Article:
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Home -> UE News -> 1998 Archives -> Article

Artist, Former
UE Organizer,
Ralph Fasanella Dies


Ralph Fasanella, a former UE organizer and widely regarded working-class artist, died Dec. 16. He was 83.

Ralph Fasanella

Fasanella was born on Labor Day in 1914 to Italian immigrants; his father was an iceman, his mother a buttonhole maker and active anti-fascist. In 1938, Fasanella fought fascism on the battlefields of Spain as a member of the Abraham Lincoln Brigade. A machinist, he became a UE Local 1227 member while working at the Morey Machine shop in Brooklyn.

Fasanella joined the UE staff in 1940, organizing the Western Electric plant in Manhattan, Sperry Gyroscope, and numerous other electrical equipment and machine plants in and around New York. He left the union staff in 1946 to become a painter; appropriately, one of his paintings depicts an organizing committee meeting in a UE hall.

Some years later when asked by the UE NEWS why he left the UE organizing staff, Fasanella replied, "I had to paint. I couldn’t do both." (He came back on the union’s staff in 1950 as UE fought off vicious Cold War attacks on the union’s right to exist.)

McCarthy-era blacklisting left Fasanella unable to find work. He supported himself by pumping gas at his brother’s garage in the Bronx until his rediscovery in 1972. Fasanella appeared on the cover of New York magazine in October of that year; the magazine devoted eight pages to the former UE organizer and his scenes of working-class life. Fasanella quickly gained a reputation as the greatest American primitive painter since Grandma Moses.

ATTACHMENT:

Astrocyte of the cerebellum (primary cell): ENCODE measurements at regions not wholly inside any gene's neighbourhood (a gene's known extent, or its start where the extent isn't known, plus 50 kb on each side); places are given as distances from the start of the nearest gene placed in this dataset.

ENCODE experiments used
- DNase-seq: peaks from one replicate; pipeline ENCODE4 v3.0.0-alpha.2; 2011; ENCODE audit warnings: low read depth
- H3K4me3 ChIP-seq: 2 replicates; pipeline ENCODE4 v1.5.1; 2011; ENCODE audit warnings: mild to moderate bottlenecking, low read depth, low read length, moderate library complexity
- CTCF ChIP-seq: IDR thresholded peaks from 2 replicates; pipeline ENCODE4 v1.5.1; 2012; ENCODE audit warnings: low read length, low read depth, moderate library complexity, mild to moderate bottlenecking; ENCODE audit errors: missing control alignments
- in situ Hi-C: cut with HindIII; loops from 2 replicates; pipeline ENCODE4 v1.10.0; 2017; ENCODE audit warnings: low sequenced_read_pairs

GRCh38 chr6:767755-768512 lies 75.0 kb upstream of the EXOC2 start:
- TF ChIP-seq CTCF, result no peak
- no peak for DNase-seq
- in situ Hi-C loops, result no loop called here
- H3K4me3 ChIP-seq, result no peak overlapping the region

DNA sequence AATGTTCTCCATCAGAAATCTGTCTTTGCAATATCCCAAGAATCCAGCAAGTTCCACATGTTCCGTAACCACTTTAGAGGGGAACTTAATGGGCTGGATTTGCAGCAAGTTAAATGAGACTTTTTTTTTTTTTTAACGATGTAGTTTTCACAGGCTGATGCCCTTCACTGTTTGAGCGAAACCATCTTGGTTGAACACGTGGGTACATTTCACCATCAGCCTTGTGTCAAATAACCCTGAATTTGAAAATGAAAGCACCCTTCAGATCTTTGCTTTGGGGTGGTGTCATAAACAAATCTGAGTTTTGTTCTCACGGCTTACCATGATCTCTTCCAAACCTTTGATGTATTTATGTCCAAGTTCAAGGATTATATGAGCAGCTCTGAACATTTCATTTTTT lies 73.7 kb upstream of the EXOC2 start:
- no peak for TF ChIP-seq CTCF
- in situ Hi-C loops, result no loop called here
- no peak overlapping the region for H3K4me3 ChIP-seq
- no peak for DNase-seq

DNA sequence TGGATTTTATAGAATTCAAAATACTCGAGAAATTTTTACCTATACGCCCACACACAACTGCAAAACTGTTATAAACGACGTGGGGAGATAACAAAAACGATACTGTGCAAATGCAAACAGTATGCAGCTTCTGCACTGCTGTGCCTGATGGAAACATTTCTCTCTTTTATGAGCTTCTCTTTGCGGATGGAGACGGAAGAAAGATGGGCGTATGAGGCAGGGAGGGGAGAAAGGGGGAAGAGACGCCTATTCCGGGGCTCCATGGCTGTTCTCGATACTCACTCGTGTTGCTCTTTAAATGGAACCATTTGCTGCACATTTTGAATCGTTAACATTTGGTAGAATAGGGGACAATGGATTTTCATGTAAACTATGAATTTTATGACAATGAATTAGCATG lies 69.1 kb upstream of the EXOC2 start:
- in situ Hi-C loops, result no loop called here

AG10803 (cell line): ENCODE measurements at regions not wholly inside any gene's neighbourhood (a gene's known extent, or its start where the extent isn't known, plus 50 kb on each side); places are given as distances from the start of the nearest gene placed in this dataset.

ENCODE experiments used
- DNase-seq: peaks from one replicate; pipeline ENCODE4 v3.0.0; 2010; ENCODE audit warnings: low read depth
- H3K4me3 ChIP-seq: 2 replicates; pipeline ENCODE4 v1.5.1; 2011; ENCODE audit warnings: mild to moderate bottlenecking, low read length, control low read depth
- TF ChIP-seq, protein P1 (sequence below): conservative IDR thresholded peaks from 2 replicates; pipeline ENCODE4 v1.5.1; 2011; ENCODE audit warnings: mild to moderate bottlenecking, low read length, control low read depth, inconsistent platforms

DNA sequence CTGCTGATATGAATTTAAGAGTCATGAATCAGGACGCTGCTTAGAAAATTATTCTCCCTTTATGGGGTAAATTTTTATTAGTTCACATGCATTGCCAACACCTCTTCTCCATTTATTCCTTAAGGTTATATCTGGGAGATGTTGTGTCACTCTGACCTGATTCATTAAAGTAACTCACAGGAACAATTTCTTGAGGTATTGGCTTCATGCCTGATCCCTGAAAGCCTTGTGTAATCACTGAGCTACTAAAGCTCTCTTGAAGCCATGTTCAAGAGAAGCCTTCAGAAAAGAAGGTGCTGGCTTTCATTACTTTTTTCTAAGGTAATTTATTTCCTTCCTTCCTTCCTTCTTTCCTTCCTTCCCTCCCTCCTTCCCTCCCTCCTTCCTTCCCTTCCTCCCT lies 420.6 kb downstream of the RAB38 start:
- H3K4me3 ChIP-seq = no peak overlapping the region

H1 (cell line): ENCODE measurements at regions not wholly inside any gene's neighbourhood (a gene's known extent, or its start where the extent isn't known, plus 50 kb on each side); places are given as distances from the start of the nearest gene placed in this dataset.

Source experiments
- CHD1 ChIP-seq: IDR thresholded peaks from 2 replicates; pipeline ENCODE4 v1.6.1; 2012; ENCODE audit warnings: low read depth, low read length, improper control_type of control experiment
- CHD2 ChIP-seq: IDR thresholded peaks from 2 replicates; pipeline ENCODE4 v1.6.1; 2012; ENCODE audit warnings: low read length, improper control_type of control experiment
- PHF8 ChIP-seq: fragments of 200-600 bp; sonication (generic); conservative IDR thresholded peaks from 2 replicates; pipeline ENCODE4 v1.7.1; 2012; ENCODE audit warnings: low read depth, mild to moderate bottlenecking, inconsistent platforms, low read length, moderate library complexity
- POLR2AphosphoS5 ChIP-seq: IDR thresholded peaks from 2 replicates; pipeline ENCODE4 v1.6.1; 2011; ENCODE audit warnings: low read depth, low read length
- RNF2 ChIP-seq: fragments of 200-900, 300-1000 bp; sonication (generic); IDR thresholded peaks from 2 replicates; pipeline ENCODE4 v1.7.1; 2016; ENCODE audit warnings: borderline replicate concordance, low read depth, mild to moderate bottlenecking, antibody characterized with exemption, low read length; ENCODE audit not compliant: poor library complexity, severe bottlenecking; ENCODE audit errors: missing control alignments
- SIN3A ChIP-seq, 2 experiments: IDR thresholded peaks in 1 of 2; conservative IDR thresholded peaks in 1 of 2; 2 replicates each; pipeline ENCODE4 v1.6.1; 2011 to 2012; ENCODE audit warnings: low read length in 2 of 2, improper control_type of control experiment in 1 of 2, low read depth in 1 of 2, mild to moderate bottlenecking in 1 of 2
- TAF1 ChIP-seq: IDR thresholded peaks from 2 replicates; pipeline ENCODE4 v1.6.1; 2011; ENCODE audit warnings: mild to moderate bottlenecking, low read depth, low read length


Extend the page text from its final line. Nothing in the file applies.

His dense, enormous canvases were filled with vibrant city scenes, among them Yankee baseball games, Coney Island and the subway at rush hour. He also depicted such significant events as the funeral of New York’s labor congressman, Vito Marcantonio, and the assassination of John F. Kennedy.

"He has done what he set out to do, paint the heroism of the working class in the organizing struggles of the thirties and the forties and the continuing struggles, the joys and sorrows and the hopes that make up the lives of workers and their families," the UE NEWS wrote in November 1972.

The artist spent three years in Lawrence, Mass. in the 1970s gathering material for a series of paintings on the city’s labor history, especially the 1912 "Bread and Roses Strike" of more than 20,000 immigrant textile workers.

Fasanella’s 5x10-foot painting, "Lawrence 1912: The Great Strike," was purchased by donations from 15 unions and given to Congress, where it hung for years in the Rayburn Office Building hearing room of the House Subcommittee on Labor and Education. Following the 1994 elections, the new Republican majority in Congress eliminated "labor" from the committee’s name and Fasanella’s painting from the committee’s hearing room.

A Boston Sunday Globe editorial on Sept. 10, 1995 said the Republican staffer who ordered the removal of the painting had "little grasp of history and even less of art." According to Eva Fasanella, the artist’s widow and business manager, "Lawrence 1912" had been the only labor painting in the Capitol.

Two years ago, Fasanella’s 1950 painting "Subway Riders" was installed in the subway station at Fifth Avenue and 53rd Street, one of the few oil paintings in the world permanently on view in a public transportation center.

UE News - 01/98

Home -> UE News -> 1998 Archives -> Article

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